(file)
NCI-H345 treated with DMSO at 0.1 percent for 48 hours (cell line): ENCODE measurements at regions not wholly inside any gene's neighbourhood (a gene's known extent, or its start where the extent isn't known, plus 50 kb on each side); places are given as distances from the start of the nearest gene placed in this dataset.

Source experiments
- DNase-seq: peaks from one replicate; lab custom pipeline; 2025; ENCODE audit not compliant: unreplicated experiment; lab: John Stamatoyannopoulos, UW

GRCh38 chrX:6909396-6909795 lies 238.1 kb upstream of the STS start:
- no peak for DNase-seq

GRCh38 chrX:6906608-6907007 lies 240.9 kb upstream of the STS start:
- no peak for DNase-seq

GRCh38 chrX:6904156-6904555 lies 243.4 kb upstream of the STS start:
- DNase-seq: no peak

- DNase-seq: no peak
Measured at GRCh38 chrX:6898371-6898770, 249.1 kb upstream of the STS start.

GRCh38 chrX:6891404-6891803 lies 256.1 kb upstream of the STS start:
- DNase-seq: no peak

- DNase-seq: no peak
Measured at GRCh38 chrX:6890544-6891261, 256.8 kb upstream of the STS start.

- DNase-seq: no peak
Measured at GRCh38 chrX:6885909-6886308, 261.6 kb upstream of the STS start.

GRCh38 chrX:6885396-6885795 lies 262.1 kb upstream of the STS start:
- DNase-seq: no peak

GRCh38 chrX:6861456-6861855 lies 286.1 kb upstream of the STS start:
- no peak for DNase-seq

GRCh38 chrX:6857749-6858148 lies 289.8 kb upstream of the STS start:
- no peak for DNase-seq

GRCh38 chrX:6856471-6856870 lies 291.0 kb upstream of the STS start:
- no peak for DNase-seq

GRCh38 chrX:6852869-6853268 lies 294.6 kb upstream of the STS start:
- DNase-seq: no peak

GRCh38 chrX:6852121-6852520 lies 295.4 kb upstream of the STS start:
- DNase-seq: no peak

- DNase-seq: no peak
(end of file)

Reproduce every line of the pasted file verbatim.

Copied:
NCI-H345 treated with DMSO at 0.1 percent for 48 hours (cell line): ENCODE measurements at regions not wholly inside any gene's neighbourhood (a gene's known extent, or its start where the extent isn't known, plus 50 kb on each side); places are given as distances from the start of the nearest gene placed in this dataset.

Source experiments
- DNase-seq: peaks from one replicate; lab custom pipeline; 2025; ENCODE audit not compliant: unreplicated experiment; lab: John Stamatoyannopoulos, UW

GRCh38 chrX:6909396-6909795 lies 238.1 kb upstream of the STS start:
- no peak for DNase-seq

GRCh38 chrX:6906608-6907007 lies 240.9 kb upstream of the STS start:
- no peak for DNase-seq

GRCh38 chrX:6904156-6904555 lies 243.4 kb upstream of the STS start:
- DNase-seq: no peak

- DNase-seq: no peak
Measured at GRCh38 chrX:6898371-6898770, 249.1 kb upstream of the STS start.

GRCh38 chrX:6891404-6891803 lies 256.1 kb upstream of the STS start:
- DNase-seq: no peak

- DNase-seq: no peak
Measured at GRCh38 chrX:6890544-6891261, 256.8 kb upstream of the STS start.

- DNase-seq: no peak
Measured at GRCh38 chrX:6885909-6886308, 261.6 kb upstream of the STS start.

GRCh38 chrX:6885396-6885795 lies 262.1 kb upstream of the STS start:
- DNase-seq: no peak

GRCh38 chrX:6861456-6861855 lies 286.1 kb upstream of the STS start:
- no peak for DNase-seq

GRCh38 chrX:6857749-6858148 lies 289.8 kb upstream of the STS start:
- no peak for DNase-seq

GRCh38 chrX:6856471-6856870 lies 291.0 kb upstream of the STS start:
- no peak for DNase-seq

GRCh38 chrX:6852869-6853268 lies 294.6 kb upstream of the STS start:
- DNase-seq: no peak

GRCh38 chrX:6852121-6852520 lies 295.4 kb upstream of the STS start:
- DNase-seq: no peak

- DNase-seq: no peak